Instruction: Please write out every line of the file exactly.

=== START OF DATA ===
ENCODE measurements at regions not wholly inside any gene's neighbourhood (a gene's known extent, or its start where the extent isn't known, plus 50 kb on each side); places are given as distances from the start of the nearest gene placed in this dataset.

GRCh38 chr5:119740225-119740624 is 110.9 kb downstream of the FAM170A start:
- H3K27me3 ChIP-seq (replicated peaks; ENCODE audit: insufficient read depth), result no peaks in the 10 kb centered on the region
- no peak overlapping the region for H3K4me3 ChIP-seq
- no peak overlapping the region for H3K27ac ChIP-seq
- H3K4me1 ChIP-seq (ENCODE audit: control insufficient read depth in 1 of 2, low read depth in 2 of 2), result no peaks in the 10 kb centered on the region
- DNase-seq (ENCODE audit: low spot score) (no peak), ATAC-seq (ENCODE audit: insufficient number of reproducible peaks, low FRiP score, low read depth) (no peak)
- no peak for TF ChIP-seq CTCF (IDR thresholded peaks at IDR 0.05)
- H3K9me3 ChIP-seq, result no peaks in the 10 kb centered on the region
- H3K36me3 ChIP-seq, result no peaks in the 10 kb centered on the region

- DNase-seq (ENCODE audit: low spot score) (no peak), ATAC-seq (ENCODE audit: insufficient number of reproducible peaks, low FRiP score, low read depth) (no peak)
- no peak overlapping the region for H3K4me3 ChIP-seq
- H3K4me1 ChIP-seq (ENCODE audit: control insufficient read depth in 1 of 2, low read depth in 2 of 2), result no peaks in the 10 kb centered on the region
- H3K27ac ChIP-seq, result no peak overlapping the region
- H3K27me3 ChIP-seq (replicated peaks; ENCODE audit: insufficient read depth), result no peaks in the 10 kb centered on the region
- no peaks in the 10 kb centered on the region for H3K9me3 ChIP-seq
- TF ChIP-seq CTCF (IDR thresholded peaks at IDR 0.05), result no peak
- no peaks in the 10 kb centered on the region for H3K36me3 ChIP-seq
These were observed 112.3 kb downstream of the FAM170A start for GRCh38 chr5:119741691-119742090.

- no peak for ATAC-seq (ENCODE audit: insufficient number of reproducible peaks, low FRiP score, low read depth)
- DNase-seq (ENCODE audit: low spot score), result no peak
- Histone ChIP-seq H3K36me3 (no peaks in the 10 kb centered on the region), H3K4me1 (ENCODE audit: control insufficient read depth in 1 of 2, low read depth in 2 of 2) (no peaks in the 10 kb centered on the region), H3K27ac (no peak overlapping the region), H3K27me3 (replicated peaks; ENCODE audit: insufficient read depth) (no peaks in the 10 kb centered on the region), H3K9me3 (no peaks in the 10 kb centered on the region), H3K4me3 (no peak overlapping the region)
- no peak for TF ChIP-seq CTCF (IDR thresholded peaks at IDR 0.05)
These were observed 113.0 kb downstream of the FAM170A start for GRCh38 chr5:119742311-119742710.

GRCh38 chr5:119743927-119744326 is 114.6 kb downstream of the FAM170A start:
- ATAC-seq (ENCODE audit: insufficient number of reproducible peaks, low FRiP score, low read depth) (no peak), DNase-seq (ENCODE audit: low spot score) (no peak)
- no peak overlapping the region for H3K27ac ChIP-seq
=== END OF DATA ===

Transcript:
ENCODE measurements at regions not wholly inside any gene's neighbourhood (a gene's known extent, or its start where the extent isn't known, plus 50 kb on each side); places are given as distances from the start of the nearest gene placed in this dataset.

GRCh38 chr5:119740225-119740624 is 110.9 kb downstream of the FAM170A start:
- H3K27me3 ChIP-seq (replicated peaks; ENCODE audit: insufficient read depth), result no peaks in the 10 kb centered on the region
- no peak overlapping the region for H3K4me3 ChIP-seq
- no peak overlapping the region for H3K27ac ChIP-seq
- H3K4me1 ChIP-seq (ENCODE audit: control insufficient read depth in 1 of 2, low read depth in 2 of 2), result no peaks in the 10 kb centered on the region
- DNase-seq (ENCODE audit: low spot score) (no peak), ATAC-seq (ENCODE audit: insufficient number of reproducible peaks, low FRiP score, low read depth) (no peak)
- no peak for TF ChIP-seq CTCF (IDR thresholded peaks at IDR 0.05)
- H3K9me3 ChIP-seq, result no peaks in the 10 kb centered on the region
- H3K36me3 ChIP-seq, result no peaks in the 10 kb centered on the region

- DNase-seq (ENCODE audit: low spot score) (no peak), ATAC-seq (ENCODE audit: insufficient number of reproducible peaks, low FRiP score, low read depth) (no peak)
- no peak overlapping the region for H3K4me3 ChIP-seq
- H3K4me1 ChIP-seq (ENCODE audit: control insufficient read depth in 1 of 2, low read depth in 2 of 2), result no peaks in the 10 kb centered on the region
- H3K27ac ChIP-seq, result no peak overlapping the region
- H3K27me3 ChIP-seq (replicated peaks; ENCODE audit: insufficient read depth), result no peaks in the 10 kb centered on the region
- no peaks in the 10 kb centered on the region for H3K9me3 ChIP-seq
- TF ChIP-seq CTCF (IDR thresholded peaks at IDR 0.05), result no peak
- no peaks in the 10 kb centered on the region for H3K36me3 ChIP-seq
These were observed 112.3 kb downstream of the FAM170A start for GRCh38 chr5:119741691-119742090.

- no peak for ATAC-seq (ENCODE audit: insufficient number of reproducible peaks, low FRiP score, low read depth)
- DNase-seq (ENCODE audit: low spot score), result no peak
- Histone ChIP-seq H3K36me3 (no peaks in the 10 kb centered on the region), H3K4me1 (ENCODE audit: control insufficient read depth in 1 of 2, low read depth in 2 of 2) (no peaks in the 10 kb centered on the region), H3K27ac (no peak overlapping the region), H3K27me3 (replicated peaks; ENCODE audit: insufficient read depth) (no peaks in the 10 kb centered on the region), H3K9me3 (no peaks in the 10 kb centered on the region), H3K4me3 (no peak overlapping the region)
- no peak for TF ChIP-seq CTCF (IDR thresholded peaks at IDR 0.05)
These were observed 113.0 kb downstream of the FAM170A start for GRCh38 chr5:119742311-119742710.

GRCh38 chr5:119743927-119744326 is 114.6 kb downstream of the FAM170A start:
- ATAC-seq (ENCODE audit: insufficient number of reproducible peaks, low FRiP score, low read depth) (no peak), DNase-seq (ENCODE audit: low spot score) (no peak)
- no peak overlapping the region for H3K27ac ChIP-seq